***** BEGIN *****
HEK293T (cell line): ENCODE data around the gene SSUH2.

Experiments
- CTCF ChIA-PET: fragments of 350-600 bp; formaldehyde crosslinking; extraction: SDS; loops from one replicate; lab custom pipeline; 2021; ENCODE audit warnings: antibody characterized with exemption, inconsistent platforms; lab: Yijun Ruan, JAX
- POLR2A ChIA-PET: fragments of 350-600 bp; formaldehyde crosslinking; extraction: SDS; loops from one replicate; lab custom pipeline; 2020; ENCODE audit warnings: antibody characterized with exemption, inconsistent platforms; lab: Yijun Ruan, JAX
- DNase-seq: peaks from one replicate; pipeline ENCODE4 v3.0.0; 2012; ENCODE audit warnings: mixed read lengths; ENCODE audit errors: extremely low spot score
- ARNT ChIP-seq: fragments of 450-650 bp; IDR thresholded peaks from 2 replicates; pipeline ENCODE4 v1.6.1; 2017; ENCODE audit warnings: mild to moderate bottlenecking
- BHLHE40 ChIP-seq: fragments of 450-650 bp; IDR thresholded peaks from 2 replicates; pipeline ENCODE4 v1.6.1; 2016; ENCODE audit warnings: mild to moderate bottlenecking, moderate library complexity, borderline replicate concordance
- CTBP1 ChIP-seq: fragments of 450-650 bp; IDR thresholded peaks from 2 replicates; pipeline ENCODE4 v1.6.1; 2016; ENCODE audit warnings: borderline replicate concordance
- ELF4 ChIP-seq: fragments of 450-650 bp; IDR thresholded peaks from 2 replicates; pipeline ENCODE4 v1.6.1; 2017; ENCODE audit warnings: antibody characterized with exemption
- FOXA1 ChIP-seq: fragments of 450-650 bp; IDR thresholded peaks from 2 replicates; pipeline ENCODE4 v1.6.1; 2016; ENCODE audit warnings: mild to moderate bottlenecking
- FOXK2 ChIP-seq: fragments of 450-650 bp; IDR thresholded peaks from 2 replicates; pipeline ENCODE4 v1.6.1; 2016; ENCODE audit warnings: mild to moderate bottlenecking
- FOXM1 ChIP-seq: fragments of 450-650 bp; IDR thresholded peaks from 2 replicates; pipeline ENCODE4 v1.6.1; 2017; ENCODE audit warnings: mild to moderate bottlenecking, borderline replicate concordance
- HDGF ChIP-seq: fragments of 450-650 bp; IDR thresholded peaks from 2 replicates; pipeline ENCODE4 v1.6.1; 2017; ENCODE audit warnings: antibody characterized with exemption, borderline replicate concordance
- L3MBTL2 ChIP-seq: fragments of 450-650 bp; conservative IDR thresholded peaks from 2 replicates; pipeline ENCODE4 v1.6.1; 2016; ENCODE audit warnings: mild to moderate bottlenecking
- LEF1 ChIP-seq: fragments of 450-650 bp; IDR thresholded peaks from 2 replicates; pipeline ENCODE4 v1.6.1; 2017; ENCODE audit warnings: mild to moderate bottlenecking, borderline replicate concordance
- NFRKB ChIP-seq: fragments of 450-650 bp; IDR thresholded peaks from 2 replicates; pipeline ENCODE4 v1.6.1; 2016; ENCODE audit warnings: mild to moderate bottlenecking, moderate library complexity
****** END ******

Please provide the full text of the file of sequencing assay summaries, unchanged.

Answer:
HEK293T (cell line): ENCODE data around the gene SSUH2.

Experiments
- CTCF ChIA-PET: fragments of 350-600 bp; formaldehyde crosslinking; extraction: SDS; loops from one replicate; lab custom pipeline; 2021; ENCODE audit warnings: antibody characterized with exemption, inconsistent platforms; lab: Yijun Ruan, JAX
- POLR2A ChIA-PET: fragments of 350-600 bp; formaldehyde crosslinking; extraction: SDS; loops from one replicate; lab custom pipeline; 2020; ENCODE audit warnings: antibody characterized with exemption, inconsistent platforms; lab: Yijun Ruan, JAX
- DNase-seq: peaks from one replicate; pipeline ENCODE4 v3.0.0; 2012; ENCODE audit warnings: mixed read lengths; ENCODE audit errors: extremely low spot score
- ARNT ChIP-seq: fragments of 450-650 bp; IDR thresholded peaks from 2 replicates; pipeline ENCODE4 v1.6.1; 2017; ENCODE audit warnings: mild to moderate bottlenecking
- BHLHE40 ChIP-seq: fragments of 450-650 bp; IDR thresholded peaks from 2 replicates; pipeline ENCODE4 v1.6.1; 2016; ENCODE audit warnings: mild to moderate bottlenecking, moderate library complexity, borderline replicate concordance
- CTBP1 ChIP-seq: fragments of 450-650 bp; IDR thresholded peaks from 2 replicates; pipeline ENCODE4 v1.6.1; 2016; ENCODE audit warnings: borderline replicate concordance
- ELF4 ChIP-seq: fragments of 450-650 bp; IDR thresholded peaks from 2 replicates; pipeline ENCODE4 v1.6.1; 2017; ENCODE audit warnings: antibody characterized with exemption
- FOXA1 ChIP-seq: fragments of 450-650 bp; IDR thresholded peaks from 2 replicates; pipeline ENCODE4 v1.6.1; 2016; ENCODE audit warnings: mild to moderate bottlenecking
- FOXK2 ChIP-seq: fragments of 450-650 bp; IDR thresholded peaks from 2 replicates; pipeline ENCODE4 v1.6.1; 2016; ENCODE audit warnings: mild to moderate bottlenecking
- FOXM1 ChIP-seq: fragments of 450-650 bp; IDR thresholded peaks from 2 replicates; pipeline ENCODE4 v1.6.1; 2017; ENCODE audit warnings: mild to moderate bottlenecking, borderline replicate concordance
- HDGF ChIP-seq: fragments of 450-650 bp; IDR thresholded peaks from 2 replicates; pipeline ENCODE4 v1.6.1; 2017; ENCODE audit warnings: antibody characterized with exemption, borderline replicate concordance
- L3MBTL2 ChIP-seq: fragments of 450-650 bp; conservative IDR thresholded peaks from 2 replicates; pipeline ENCODE4 v1.6.1; 2016; ENCODE audit warnings: mild to moderate bottlenecking
- LEF1 ChIP-seq: fragments of 450-650 bp; IDR thresholded peaks from 2 replicates; pipeline ENCODE4 v1.6.1; 2017; ENCODE audit warnings: mild to moderate bottlenecking, borderline replicate concordance
- NFRKB ChIP-seq: fragments of 450-650 bp; IDR thresholded peaks from 2 replicates; pipeline ENCODE4 v1.6.1; 2016; ENCODE audit warnings: mild to moderate bottlenecking, moderate library complexity